DAYTON, Ohio (CNN) -- Early on, Maria Lauterbach knew exactly what she wanted to do in life.
Dressed in her high school soccer uniform, Maria Lauterbach said she wanted to be a Marine, then a cop.
"After high school, I am going into the Marines," a smiling Lauterbach, dressed in her high school soccer uniform, says in a video made available exclusively to CNN. "I'll probably be doing that for 20 or 25 years, and then hopefully after that, becoming a cop."
Lauterbach became a Marine, but her dreams were cut short.
Her body was found buried in the backyard of a fellow Marine, Cpl. Cesar Laurean, near Camp Lejeune, North Carolina, in January. Watch Lauterbach talk about her future plans »
Mary Lauterbach, Maria's mother, wants to know why the Marines didn't do more to protect her daughter from Laurean, whom Maria Lauterbach had accused of rape in May 2007.
"My concern is I want women to be better protected," Lauterbach, of Dayton, Ohio, told CNN. Watch how mother wants answers from Marines »
Laurean now faces murder charges. He fled the Camp Lejeune area on January 11. The FBI says he went to his native Mexico, and a cousin of Laurean's reported seeing him in Zapopan, Mexico, in mid-January.
Mary Lauterbach has sent a list of more than 30 questions to the commandant of the U.S. Marine Corps, Gen. James Conway, through her congressman.
She says she's unconvinced her daughter's rape allegation against Laurean was treated seriously.
Maria Lauterbach was 20 years old and eight months pregnant when she was reported missing after she failed to report for duty at Camp Lejeune in mid-December.
Her body was found nearly a month later beneath a fire pit in Laurean's backyard. It is unclear whether he was the father of her unborn child.
After Maria Lauterbach accused Laurean of rape, she was moved to another office, and military protective orders were issued to keep the accused from the accuser. But Mary Lauterbach and her congressman, Rep. Mike Turner, say the Marines didn't do enough to protect her.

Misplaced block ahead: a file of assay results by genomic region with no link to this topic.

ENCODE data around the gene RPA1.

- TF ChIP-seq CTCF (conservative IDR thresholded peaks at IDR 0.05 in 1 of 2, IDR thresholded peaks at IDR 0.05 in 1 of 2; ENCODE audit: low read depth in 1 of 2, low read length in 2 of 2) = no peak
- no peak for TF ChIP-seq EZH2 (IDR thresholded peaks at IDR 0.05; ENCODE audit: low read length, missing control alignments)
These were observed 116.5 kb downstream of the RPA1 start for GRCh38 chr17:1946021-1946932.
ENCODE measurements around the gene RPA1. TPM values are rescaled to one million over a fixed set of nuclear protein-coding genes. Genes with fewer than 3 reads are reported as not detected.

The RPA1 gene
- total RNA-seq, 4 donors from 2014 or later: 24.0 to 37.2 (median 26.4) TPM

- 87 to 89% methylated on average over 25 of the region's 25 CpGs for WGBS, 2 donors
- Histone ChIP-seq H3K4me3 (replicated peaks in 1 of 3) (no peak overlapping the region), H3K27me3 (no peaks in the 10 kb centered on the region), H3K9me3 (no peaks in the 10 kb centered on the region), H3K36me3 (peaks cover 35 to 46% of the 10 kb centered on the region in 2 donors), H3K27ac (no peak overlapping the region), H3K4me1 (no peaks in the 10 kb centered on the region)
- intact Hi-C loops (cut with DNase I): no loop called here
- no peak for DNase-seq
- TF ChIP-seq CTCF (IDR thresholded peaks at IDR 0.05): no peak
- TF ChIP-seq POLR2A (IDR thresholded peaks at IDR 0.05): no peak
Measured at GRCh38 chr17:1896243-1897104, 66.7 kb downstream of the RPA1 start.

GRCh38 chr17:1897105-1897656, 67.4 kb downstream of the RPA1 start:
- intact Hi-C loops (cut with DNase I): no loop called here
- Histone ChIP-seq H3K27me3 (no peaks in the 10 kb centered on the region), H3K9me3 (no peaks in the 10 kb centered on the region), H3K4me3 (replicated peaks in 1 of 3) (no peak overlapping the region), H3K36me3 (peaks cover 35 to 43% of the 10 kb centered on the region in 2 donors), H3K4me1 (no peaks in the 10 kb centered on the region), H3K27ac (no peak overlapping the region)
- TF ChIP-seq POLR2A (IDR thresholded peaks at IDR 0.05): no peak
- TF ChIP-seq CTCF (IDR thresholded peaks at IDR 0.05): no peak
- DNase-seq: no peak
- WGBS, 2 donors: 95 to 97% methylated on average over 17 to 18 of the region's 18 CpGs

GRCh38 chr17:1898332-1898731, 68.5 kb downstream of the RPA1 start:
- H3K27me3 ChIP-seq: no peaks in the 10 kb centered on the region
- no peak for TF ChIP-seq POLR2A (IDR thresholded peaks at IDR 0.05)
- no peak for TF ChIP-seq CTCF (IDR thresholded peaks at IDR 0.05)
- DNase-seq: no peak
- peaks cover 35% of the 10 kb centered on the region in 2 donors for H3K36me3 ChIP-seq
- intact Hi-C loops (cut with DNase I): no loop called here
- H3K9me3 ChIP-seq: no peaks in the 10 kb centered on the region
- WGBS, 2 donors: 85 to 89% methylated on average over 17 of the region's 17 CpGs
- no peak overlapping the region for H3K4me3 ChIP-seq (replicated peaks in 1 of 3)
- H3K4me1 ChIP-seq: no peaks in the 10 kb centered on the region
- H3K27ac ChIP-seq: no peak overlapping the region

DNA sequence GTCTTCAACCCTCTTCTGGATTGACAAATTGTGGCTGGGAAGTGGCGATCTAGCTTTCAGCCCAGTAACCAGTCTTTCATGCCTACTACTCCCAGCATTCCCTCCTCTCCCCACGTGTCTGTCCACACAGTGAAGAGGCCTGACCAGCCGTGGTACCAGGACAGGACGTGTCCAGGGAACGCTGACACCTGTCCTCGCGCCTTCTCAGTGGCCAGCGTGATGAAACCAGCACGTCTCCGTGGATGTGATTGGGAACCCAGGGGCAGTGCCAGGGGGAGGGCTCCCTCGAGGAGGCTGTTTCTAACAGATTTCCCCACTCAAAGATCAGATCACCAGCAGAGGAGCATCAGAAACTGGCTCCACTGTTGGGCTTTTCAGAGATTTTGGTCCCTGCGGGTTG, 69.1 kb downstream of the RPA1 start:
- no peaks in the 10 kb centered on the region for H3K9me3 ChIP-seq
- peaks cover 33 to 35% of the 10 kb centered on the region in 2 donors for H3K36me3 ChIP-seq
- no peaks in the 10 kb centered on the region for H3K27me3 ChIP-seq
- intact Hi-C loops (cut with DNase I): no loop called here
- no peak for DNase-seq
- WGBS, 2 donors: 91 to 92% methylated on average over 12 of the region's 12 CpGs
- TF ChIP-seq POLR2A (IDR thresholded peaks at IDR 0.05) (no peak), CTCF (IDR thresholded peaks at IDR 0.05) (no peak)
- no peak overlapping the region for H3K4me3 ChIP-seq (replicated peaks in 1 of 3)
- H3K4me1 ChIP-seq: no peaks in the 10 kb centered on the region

"My daughter wanted to be transferred to another base," her mother said. She said her daughter told her in phone conversations that she would occasionally see Laurean at meetings and that it traumatized her.
The questions Turner, an Ohio Republican, sent to Conway include what steps were taken to protect Lauterbach after she accused Laurean of rape; why no search was launched immediately after she failed to report for duty; whether she requested a transfer to another base before her death; and whether Laurean was asked for a DNA sample after her pregnancy was confirmed.
A Marine Corps spokesman told CNN the service would respond to all of the questions submitted through Turner and would not comment further until those answers were complete.
Merle Wilberding, Lauterbach's family attorney, said the military protective order "really wasn't very effective."
Wilberding also questions the length of the investigation.
The next step would have been an Article 32 hearing, the military's equivalent of a open grand jury proceeding. Lauterbach disappeared in mid-December when she failed to show up for work.
"May 11 to December 14 is a long time for resentment to fester, if that's what it was," Wilberding says. "The longer these cases go on, I think the more difficult it is for the victim," he adds.
After Maria Lauterbach first leveled her charges, she changed her story but later continued to claim she was raped by Laurean.
"The problem is when someone has perceived credibility issues, you still must protect the person who is making those claims," her mother said.
The Marine Corps has said it reviewed its handling of Lauterbach's rape allegations. Turner says a general told him everything was done appropriately.
"I disagree that the review is complete," Turner told CNN. "This is a matter where clearly there is a tragic death, there is a national interest in other women that are serving, and this is a matter that deserves higher scrutiny."
Laurean denied the rape allegation or any other sexual contact with Lauterbach. In a statement issued after her death, the Marine Corps said Laurean's denial "was believed to significant evidence."
During a press briefing after Lauterbach's body was found, the Marines described her as a "solid Marine" and the fugitive Laurean as a "stellar Marine." Turner called the latter statement "really unexplainable."
"I don't know how you can be a stellar Marine and have another Marine buried in your backyard," he said. "And when that statement was made, those Marines already knew of the tragedy that had befallen Maria."
Mary Lauterbach said her daughter would be proud of her persistence: "I do this totally for her and for the protection of everyone else's daughter." E-mail to a friend